The United Nations Committee Against Torture asked Israel to grant the International Committee of the Red Cross access to a secret detention facility where torture was allegedly being practised. “Allegations of torture, ill-treatment, and poor detention conditions in this facility have been reported to the Committee,” the Committee said in a document prepared for a hearing held on Israel’s record on torture. The Committee said that it had received reports alleging that Palestinian detainees had been “subjected by Israeli security officials to acts in violation” of the anti-torture convention, including beatings, sleep deprivations and sharp twisting of the head. The Committee also asked Israel to explain a law allowing for Palestinian detainees, including children from the age of 12, to be held for a period of up to eight days before being brought before a judge. According to the UN Special Rapporteur on the protection of human rights, while countering terrorism, some 700 Palestinian minors were arrested in 2006, with 25 held on “administrative detention” orders. Solitary confinement was also used to get confessions from minors and as a punishment, said the Rapporteur. The Committee was scheduled to publish a report on the hearing on 15 May. (AFP)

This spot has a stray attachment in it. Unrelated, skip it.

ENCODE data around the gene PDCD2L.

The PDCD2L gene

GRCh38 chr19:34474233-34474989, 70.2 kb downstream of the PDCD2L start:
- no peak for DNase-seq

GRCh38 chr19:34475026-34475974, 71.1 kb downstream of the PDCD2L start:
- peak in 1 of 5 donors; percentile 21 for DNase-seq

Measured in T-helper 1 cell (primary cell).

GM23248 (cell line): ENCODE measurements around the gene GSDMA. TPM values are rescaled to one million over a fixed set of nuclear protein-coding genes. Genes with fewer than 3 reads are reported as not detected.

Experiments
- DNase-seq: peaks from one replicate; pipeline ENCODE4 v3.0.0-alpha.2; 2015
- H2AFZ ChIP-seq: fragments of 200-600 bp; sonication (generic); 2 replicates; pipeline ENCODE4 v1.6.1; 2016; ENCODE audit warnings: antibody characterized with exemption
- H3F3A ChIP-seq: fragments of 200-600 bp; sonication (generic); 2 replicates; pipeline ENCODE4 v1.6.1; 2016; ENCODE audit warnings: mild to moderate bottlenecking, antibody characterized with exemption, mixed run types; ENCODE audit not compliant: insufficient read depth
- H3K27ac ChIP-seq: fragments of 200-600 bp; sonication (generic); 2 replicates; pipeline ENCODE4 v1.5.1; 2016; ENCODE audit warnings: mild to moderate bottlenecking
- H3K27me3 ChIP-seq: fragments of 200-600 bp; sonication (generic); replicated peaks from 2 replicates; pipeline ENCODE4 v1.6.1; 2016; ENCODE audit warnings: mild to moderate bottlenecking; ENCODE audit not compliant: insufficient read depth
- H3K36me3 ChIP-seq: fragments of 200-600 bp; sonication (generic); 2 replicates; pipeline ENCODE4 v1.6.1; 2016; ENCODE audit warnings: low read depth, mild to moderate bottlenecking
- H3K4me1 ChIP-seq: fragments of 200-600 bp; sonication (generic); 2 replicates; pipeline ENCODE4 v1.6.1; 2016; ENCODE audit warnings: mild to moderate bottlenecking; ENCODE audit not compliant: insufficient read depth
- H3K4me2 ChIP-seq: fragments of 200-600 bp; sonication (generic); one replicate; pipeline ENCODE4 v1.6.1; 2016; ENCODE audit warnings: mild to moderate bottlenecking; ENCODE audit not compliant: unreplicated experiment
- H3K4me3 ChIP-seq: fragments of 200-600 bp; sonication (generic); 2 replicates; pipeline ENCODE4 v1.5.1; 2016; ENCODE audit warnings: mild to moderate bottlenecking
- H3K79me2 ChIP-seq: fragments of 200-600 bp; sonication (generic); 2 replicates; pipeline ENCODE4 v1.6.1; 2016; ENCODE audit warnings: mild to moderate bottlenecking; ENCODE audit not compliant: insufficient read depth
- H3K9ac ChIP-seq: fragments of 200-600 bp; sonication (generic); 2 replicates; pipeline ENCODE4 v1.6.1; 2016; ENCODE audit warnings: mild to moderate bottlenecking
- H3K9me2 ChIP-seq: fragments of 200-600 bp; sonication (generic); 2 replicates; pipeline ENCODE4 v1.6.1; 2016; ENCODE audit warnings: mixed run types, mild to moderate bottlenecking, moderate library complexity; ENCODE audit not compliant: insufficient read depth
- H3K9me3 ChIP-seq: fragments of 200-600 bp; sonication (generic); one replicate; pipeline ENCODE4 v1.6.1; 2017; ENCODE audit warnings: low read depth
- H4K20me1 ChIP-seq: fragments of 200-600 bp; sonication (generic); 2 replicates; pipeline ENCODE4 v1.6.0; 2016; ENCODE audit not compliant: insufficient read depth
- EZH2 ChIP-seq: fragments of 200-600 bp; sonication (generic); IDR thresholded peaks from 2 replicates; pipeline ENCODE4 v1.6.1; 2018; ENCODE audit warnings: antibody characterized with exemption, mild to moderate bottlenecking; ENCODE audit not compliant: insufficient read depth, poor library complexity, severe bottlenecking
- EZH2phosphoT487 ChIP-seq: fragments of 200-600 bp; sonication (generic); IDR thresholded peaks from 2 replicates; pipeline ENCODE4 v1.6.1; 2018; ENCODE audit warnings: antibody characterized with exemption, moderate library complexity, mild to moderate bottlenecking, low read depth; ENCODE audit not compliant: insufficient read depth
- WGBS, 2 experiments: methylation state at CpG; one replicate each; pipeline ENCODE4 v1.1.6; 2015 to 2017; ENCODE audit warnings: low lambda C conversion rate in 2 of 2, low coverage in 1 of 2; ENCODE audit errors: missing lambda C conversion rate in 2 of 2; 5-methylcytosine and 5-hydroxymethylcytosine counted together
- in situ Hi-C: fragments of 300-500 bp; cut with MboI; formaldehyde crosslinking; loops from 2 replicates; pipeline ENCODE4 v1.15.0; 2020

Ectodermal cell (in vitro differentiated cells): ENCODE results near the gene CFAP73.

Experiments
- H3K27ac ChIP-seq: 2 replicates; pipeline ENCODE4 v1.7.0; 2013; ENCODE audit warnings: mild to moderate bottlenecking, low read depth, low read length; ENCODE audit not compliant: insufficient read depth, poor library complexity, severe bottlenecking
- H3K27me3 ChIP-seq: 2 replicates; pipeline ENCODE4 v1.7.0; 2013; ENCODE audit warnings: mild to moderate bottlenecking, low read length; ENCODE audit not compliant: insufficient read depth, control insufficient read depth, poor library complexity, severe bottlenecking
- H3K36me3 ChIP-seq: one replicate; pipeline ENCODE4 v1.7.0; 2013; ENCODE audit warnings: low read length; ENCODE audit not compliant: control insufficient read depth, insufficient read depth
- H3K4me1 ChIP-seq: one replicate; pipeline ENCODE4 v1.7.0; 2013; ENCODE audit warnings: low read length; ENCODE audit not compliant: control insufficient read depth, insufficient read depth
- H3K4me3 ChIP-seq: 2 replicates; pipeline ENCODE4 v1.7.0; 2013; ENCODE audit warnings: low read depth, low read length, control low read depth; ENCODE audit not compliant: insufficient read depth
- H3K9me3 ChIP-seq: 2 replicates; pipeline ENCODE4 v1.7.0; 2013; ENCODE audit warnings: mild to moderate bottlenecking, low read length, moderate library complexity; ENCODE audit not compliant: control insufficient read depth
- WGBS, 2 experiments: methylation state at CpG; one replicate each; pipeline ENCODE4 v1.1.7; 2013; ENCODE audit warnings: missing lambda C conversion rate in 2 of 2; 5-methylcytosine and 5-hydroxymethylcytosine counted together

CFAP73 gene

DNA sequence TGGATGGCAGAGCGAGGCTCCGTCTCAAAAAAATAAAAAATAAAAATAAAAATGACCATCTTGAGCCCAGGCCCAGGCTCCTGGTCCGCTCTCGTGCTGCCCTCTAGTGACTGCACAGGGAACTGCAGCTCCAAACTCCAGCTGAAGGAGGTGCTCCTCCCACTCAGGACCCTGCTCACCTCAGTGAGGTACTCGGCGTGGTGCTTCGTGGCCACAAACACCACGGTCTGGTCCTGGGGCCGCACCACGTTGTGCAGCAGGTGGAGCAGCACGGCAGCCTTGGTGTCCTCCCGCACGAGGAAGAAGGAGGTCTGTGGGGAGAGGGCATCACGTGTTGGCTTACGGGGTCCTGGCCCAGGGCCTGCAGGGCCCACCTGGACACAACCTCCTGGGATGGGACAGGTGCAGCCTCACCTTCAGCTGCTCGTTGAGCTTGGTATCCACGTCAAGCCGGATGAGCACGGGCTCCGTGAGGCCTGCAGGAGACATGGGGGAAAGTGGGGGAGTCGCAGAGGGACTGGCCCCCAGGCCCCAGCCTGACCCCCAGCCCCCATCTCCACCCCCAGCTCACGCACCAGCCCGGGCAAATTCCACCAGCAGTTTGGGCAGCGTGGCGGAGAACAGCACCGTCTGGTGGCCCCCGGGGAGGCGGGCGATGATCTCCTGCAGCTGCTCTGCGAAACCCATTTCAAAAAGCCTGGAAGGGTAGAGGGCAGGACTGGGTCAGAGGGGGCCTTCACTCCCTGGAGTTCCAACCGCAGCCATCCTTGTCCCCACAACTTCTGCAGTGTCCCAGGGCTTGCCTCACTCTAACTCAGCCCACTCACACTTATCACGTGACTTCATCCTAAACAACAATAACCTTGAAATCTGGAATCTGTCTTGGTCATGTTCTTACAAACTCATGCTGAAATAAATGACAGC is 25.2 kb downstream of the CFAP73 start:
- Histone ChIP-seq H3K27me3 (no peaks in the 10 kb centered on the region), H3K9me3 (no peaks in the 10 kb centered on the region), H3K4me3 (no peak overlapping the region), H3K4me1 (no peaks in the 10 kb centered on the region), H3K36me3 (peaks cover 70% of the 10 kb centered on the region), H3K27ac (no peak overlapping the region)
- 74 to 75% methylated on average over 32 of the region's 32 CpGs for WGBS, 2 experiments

King Abdullah II of Jordan and President Mubarak, meeting in Cairo, underlined the need for effective international action to create the appropriate atmosphere for launching serious Palestinian-Israeli negotiations in line with the two-State solution as soon as possible. (The Jordan Times)

Quartet Representative Tony Blair said that the Obama Administration and international negotiators were drafting a new strategy for Israeli-Palestinian peace talks and were expected to unveil it within six weeks. "We're about to get a new framework," Mr. Blair said, adding, "I can only speculate right now about what that framework is going to be. The reason I say people should be more hopeful, is that this is a framework that is being worked on at the highest level in the American administration, [and] in the rest of the international community." He said that after President Barack Obama had met with the Israeli, Palestinian and Egyptian leaders, the Quartet was to convene in Washington to discuss and present the new strategy. (AP)